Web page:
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In re Charges of Unprofessional Conduct In Panel File No. 42735

Supreme Court of Minnesota

March 6, 2019

In re Charges of Unprofessional Conduct in Panel File No. 42735

          Original Jurisdiction Office of Appellate Courts

          Eric T. Cooperstein, Minneapolis, Minnesota, for appellant.

          Susan M. Humiston, Director, Nicole S. Frank, Assistant Director, Office of Lawyers Professional Responsibility, Saint Paul, Minnesota, for respondent.

         SYLLABUS

         A panel of the Lawyers Professional Responsibility Board clearly erred when it concluded that the attorney had violated Minn. R. Prof. Conduct 3.4(c).

          OPINION

          PER CURIAM.

         This case involves Minn. R. Prof. Conduct 3.4(c), which prohibits "knowingly disobey[ing] an obligation under the rules of a tribunal." The Director of the Office of Lawyers Professional Responsibility (Director) issued an attorney (Attorney) an admonition for failing to file a summary judgment motion response by the deadlines set forth in Minn. Gen. R. Prac. 115.03(b). Following an evidentiary hearing, a panel of the Lawyers Professional Responsibility Board (panel) affirmed the admonition, concluding that Attorney's conduct violated Minn. R. Prof. Conduct 3.4(c). Attorney appealed to our court. Because the panel's decision was clearly erroneous, we reverse the panel's decision and vacate the admonition.

         FACTS

         Complainant, C.G., runs a real estate rental business catering to college students in Duluth. He also operates a business that buys and sells liens and judgments at a discount and then satisfies those liens and judgments.

         In 2013, C.G. entered into a contract for deed to purchase real estate from R.F. In early 2015, R.F. (who was represented by a lawyer) attempted to cancel the contract. C.G., who was not represented at the time, brought a motion on April 28, 2015, seeking various remedies, including a temporary restraining order, to prevent R.F. from cancelling the contract for deed. The district court dismissed the motion without prejudice.

         R.F. moved ahead with the cancellation process. On July 29, 2015, C.G., still self-represented, filed another motion seeking to restrain R.F. from cancelling the contract. R.F. responded on July 31, 2015 with a motion to dismiss and for summary judgment. The notice stated that the motion would be heard on August 5, 2015.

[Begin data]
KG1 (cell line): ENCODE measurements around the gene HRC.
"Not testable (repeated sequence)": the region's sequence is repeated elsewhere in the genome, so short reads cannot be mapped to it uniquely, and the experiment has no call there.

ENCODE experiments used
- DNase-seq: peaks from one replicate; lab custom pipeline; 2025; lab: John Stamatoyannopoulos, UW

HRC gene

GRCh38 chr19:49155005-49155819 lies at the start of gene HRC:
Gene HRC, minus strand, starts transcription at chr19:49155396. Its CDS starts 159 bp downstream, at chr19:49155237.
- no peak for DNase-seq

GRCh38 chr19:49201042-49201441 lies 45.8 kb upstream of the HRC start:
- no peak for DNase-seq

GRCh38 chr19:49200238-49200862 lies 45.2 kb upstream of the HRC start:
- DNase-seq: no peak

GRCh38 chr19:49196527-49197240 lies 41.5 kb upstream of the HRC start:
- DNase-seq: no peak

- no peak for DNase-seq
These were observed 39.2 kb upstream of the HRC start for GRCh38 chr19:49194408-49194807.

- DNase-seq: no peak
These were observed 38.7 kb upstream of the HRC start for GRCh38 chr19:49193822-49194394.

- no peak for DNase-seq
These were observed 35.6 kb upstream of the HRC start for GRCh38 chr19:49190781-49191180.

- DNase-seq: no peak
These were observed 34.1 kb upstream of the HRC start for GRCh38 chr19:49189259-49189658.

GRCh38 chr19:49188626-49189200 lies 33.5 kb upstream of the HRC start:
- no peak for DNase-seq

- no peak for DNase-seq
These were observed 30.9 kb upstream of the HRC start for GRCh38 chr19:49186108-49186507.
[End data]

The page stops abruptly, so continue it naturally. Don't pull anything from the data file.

On August 4, 2015, C.G. and Attorney entered into a written Attorney Fee Agreement (Fee Agreement). The Fee Agreement provided that Attorney would represent C.G. in the real estate contract matter against R.F. The Fee Agreement required C.G. to pay a retainer of $8, 500 for the representation: $1, 000 at the execution of the agreement and another $7, 500 within 10 days (by August 14, 2015). It also stated that "IT IS EXPRESSLY UNDERSTOOD that unless [payment of] the required fees and expenses are made when due, Attorney may refuse to proceed further with the legal services until such payments are made." The Fee Agreement further provided that C.G. "agrees to promptly respond to any requests for information or other inquiries" by Attorney.

         Attorney succeeded in postponing the August 5 hearing to October 26, 2015. C.G. paid the first $1, 000 by August 10, 2015. He did not, however, make the final $7, 500 retainer payment by August 14, as required by the Fee Agreement.

         On August 15, 2015, Attorney sent an e-mail to C.G., which read:

Checking in on a couple of things.
1. Are you willing and able to pay R.F. the amount owed to pay off the contract for deed in full to settle your case? In speaking with his attorney, it sounds likely he would accept that.
2. Your second payment toward your retainer was due Friday. I did not see that you paid that. Please be certain to bring that in Monday. We cannot continue our representation of you if that is not paid.

         On September 21, 2015, Attorney and C.G. exchanged several messages. Attorney left C.G. a voicemail message and sent a follow-up e-mail, which read: "Just left you a message. Give me a call when you have the chance. Note that we have a deadline coming up to file some things in your case. We will need some time to prepare them. We cannot proceed unless we get the remainder of your retainer." Less than an hour later, C.G. replied, "I thought we were going to reach a settlement agreement. If the case can settle I would rather spend my money on a settlement agreement." Attorney followed up 13 minutes later with the following e-mail: "We still have to follow the court deadlines. If it's not settled by the filing date we need to file the documents. We can make the settlement offer but we're better off if you actually have the money [to pay the settlement] in hand." C.G. simply replied: "Make the settlement offer please."

         At the evidentiary hearing before the panel, C.G. explained what he thought had been decided in the September 21 e-mail exchange. He testified that, "It was my understanding we weren't going to spend any money on any litigation and that [Attorney] was going to present a settlement offer at this ...


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